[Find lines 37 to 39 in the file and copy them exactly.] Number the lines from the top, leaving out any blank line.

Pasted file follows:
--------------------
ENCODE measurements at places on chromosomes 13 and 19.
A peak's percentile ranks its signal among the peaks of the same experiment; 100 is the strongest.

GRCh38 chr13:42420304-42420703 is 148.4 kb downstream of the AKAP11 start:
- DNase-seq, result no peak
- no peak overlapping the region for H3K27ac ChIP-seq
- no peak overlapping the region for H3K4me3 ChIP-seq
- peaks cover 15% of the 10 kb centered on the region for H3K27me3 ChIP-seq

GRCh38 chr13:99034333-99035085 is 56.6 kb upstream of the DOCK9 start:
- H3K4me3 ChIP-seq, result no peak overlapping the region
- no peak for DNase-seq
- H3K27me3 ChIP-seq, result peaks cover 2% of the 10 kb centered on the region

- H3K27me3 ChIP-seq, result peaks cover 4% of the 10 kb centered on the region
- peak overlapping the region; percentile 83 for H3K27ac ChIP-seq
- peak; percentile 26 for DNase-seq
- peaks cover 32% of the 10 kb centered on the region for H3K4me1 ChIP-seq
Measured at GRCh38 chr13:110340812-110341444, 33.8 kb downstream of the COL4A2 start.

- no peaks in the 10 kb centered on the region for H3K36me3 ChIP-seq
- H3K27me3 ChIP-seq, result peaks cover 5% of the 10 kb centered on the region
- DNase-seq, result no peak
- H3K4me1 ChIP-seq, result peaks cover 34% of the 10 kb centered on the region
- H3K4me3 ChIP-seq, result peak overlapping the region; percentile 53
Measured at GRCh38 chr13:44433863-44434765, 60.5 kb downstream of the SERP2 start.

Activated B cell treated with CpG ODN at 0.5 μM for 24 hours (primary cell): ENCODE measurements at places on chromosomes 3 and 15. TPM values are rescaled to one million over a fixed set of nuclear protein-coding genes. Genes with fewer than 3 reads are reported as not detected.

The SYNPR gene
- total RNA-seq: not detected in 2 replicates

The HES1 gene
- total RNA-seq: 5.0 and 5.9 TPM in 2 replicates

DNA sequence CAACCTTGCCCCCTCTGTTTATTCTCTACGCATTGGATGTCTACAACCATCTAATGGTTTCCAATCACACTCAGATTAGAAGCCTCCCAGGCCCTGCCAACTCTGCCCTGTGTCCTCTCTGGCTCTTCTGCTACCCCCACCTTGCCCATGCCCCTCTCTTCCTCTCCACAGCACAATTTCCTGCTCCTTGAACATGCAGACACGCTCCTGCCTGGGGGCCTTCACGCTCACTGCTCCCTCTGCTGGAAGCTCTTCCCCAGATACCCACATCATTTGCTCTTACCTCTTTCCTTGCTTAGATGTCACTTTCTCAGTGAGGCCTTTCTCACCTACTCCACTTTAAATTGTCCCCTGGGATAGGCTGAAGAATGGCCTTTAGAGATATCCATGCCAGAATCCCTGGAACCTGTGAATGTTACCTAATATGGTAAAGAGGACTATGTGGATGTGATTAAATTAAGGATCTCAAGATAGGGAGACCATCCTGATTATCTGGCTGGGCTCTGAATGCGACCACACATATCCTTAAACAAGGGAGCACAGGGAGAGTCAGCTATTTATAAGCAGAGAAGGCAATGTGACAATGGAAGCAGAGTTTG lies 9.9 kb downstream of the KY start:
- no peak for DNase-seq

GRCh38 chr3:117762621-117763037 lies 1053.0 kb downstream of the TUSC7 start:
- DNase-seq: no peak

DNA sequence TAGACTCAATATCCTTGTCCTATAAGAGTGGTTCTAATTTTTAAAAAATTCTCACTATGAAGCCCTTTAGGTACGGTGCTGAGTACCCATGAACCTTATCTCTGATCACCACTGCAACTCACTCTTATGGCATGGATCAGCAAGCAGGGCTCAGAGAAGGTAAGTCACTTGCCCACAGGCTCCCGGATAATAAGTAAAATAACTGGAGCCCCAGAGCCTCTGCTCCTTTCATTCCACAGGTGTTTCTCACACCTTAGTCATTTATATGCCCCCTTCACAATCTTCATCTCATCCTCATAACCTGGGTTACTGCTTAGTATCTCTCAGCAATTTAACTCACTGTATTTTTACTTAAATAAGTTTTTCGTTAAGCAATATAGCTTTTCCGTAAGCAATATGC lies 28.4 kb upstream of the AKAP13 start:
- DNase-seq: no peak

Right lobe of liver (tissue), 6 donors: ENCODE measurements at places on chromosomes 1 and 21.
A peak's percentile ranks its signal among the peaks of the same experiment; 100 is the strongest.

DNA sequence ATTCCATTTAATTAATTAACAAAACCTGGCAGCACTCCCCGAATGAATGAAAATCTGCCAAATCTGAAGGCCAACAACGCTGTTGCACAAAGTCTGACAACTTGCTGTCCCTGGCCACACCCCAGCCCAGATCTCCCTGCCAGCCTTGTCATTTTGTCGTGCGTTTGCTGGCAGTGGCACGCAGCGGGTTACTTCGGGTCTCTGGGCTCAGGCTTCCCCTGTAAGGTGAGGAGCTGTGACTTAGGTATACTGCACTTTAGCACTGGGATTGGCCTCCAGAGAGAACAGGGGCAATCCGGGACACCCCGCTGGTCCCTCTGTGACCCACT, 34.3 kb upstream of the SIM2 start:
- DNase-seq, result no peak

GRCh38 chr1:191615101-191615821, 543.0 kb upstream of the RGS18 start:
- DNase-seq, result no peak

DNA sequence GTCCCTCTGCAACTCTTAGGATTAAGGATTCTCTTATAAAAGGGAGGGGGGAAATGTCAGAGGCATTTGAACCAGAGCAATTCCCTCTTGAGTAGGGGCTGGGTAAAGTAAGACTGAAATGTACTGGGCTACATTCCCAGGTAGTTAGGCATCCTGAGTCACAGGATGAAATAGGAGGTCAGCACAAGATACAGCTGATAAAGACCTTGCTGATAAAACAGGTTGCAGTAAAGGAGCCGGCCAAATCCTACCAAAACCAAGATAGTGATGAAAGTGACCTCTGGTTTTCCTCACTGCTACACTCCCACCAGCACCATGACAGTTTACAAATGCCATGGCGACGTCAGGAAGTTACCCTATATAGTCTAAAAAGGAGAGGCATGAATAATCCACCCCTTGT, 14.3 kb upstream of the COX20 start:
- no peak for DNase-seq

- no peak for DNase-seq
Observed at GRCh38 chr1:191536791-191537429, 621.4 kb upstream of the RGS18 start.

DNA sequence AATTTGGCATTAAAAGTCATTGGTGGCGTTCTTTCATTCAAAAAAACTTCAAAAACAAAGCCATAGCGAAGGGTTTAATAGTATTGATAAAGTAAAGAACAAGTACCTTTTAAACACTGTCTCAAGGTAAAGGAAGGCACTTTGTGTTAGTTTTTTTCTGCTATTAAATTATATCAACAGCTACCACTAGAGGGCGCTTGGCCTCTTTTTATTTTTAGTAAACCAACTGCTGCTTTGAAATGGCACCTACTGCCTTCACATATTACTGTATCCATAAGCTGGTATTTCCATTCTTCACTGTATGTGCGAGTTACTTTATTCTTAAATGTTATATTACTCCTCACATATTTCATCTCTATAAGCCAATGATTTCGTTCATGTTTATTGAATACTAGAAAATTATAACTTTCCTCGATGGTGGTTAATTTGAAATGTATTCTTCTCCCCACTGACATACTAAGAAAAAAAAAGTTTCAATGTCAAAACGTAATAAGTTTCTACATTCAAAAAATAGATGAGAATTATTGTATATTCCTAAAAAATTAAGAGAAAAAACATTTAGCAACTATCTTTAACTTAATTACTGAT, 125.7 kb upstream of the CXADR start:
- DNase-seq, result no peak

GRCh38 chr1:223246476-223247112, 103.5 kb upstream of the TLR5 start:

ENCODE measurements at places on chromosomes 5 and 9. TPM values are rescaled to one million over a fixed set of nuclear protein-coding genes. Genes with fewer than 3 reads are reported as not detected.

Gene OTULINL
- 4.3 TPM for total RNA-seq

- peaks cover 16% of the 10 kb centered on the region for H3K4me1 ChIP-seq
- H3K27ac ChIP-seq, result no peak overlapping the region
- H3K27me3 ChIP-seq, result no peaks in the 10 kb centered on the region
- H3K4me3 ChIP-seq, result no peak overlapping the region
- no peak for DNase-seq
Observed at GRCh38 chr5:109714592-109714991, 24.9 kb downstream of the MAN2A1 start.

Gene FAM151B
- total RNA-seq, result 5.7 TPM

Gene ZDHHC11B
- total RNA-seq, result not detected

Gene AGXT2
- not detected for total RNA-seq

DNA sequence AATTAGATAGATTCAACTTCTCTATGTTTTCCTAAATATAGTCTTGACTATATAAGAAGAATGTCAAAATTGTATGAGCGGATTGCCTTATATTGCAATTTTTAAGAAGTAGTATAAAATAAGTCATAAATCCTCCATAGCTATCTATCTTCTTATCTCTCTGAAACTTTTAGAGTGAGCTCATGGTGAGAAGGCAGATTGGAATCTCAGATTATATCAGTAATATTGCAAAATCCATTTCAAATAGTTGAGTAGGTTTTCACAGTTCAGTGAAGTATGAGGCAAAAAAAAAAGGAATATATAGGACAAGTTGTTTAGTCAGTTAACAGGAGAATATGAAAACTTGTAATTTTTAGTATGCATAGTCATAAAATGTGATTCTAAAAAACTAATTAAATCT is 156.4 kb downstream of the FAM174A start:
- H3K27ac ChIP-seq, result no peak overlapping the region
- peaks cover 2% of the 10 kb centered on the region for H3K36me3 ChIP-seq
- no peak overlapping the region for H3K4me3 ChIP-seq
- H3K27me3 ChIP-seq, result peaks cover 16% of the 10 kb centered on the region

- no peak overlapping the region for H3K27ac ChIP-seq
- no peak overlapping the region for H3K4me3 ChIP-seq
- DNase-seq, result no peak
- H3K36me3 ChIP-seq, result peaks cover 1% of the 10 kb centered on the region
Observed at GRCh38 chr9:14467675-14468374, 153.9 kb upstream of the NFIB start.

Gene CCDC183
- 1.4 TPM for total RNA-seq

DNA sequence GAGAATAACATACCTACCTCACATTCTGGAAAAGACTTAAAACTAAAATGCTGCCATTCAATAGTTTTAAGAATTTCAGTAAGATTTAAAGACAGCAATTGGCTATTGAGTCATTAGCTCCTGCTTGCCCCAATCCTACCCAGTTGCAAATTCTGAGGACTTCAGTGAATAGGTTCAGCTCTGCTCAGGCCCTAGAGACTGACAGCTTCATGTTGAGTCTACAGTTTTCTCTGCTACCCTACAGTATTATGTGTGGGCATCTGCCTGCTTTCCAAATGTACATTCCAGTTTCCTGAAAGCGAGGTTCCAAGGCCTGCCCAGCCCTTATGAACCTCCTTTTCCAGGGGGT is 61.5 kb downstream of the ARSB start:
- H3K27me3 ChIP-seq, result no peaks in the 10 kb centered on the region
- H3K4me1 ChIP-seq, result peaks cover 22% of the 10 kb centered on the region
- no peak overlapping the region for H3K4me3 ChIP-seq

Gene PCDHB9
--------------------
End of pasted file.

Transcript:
- DNase-seq, result no peak

GRCh38 chr1:191615101-191615821, 543.0 kb upstream of the RGS18 start:
- DNase-seq, result no peak